During previous UPR hearings, not one recommendation had been issued on Hong Kong.[15] Through the efforts of the coalition in bringing together many voices in civil society together, in the 2018 hearing there were seven recommendations on Hong Kong, with five other references through questions in advance and statements, raising international attention on the deterioration of rights in Hong Kong. In total 12 countries used the UPR hearing to highlight their concerns with the human rights environment in Hong Kong.[16] In response to the questions raised the China and Hong Kong Government have stated that they were willing to accept all but one of the recommendations,[17] now enabling this and future UPR processes to be used as an advocacy tool that can be used to hold the Hong Kong government to account.

Reference

  1. ^ Anderson, J.; and Li, A. (2017): ‘Fake Refugees’ or ‘Victims of Trafficking’? Vulnerable Migrants in Hong Kong and the Boundaries between Refugee and Human Trafficking Experiences. International Seminar on Mixed Migration in Southeast and East Asia. http://un-act.org/publication/view/fake-refugees-victims-trafficking-vulnerable-migrants-hong-kong-boundaries-refugee-human-trafficking-experiences/
  2. ^ Li, Annie; Anderson, Jade (29 October 2018). "Refugees or Victims of Human Trafficking? The case of migrant domestic workers in Hong Kong". Anti-Trafficking Review (11). doi:10.14197/atr.201218114. ISSN 2287-0113.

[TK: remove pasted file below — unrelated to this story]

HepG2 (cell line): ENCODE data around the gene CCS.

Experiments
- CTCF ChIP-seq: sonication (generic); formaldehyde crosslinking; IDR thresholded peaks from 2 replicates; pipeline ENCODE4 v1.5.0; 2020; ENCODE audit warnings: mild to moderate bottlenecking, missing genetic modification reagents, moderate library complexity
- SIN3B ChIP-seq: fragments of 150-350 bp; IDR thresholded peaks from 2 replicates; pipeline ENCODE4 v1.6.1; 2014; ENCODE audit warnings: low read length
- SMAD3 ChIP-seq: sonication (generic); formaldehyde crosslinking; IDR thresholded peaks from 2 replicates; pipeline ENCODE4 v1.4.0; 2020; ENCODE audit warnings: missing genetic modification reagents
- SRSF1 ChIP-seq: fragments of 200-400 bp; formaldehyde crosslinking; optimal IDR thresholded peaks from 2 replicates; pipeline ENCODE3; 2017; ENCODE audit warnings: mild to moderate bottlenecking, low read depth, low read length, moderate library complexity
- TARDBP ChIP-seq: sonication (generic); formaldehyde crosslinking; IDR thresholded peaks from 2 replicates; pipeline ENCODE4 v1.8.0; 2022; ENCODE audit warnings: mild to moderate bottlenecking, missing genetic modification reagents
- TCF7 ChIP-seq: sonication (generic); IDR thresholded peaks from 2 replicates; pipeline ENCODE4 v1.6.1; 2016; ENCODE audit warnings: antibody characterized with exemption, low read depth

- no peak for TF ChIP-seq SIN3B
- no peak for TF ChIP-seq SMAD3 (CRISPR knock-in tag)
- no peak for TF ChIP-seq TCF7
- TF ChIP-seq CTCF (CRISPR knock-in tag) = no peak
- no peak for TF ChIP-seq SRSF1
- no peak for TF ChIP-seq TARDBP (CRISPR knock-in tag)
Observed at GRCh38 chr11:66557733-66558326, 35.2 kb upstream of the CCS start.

3. ^ "Controversy over Hong Kong's asylum seekers harks back to Vietnam". South China Morning Post. Retrieved 23 March 2018.
  4. ^ "2014 Annual Report" (PDF).
  5. ^ "My life: Aleta Miller". South China Morning Post. Retrieved 9 October 2020.
  6. ^ "Clifford Chance Graduates UK". www.facebook.com. Retrieved 9 October 2020.
  7. ^ "Daughter of Bangladeshi economic migrants offers a helping hand to refugees in Hong Kong". South China Morning Post. 24 June 2016. Retrieved 9 October 2020.
  8. ^ "Message from the Chair of Justice Centre Hong Kong - Executive Director Appointed". Justice Centre Hong Kong. 5 November 2020. Retrieved 6 November 2020.
  9. ^ "Operation Santa Claus: Hong Kong Justice Centre helps traumatised asylum seekers". South China Morning Post. Retrieved 18 March 2018.
  10. ^ Ng, Ellie (15 May 2018). "Hong Kong grants legal aid to Rohingya refugee amid steep drop in aid awards for judicial review cases". Hong Kong Free Press HKFP. Retrieved 31 July 2019.
  11. ^ hermes (16 March 2016). "One in 6 HK foreign maids in forced labour". The Straits Times. Retrieved 17 June 2019.
  12. ^ "Finance, wealth and ... slavery? Hong Kong one of Asia's worst for forced labour". South China Morning Post. 29 October 2016. Retrieved 17 June 2019.
  13. ^ "Hong Kong avoids drop on US watch list for human trafficking". South China Morning Post. 29 June 2018. Retrieved 17 June 2019.
  14. ^ "UNIVERSAL PERIODIC REVIEW".
  15. ^ "OHCHR | UPR UPR - China". www.ohchr.org. Retrieved 19 June 2019.
  16. ^ "In UN first, Hong Kong's human rights situation singled out from China's". South China Morning Post. 7 November 2018. Retrieved 19 June 2019.
  17. ^ "Activists slam Beijing's claim that it has already implemented UN human rights suggestions in Hong Kong". Hong Kong Free Press HKFP. 19 March 2019. Retrieved 19 June 2019.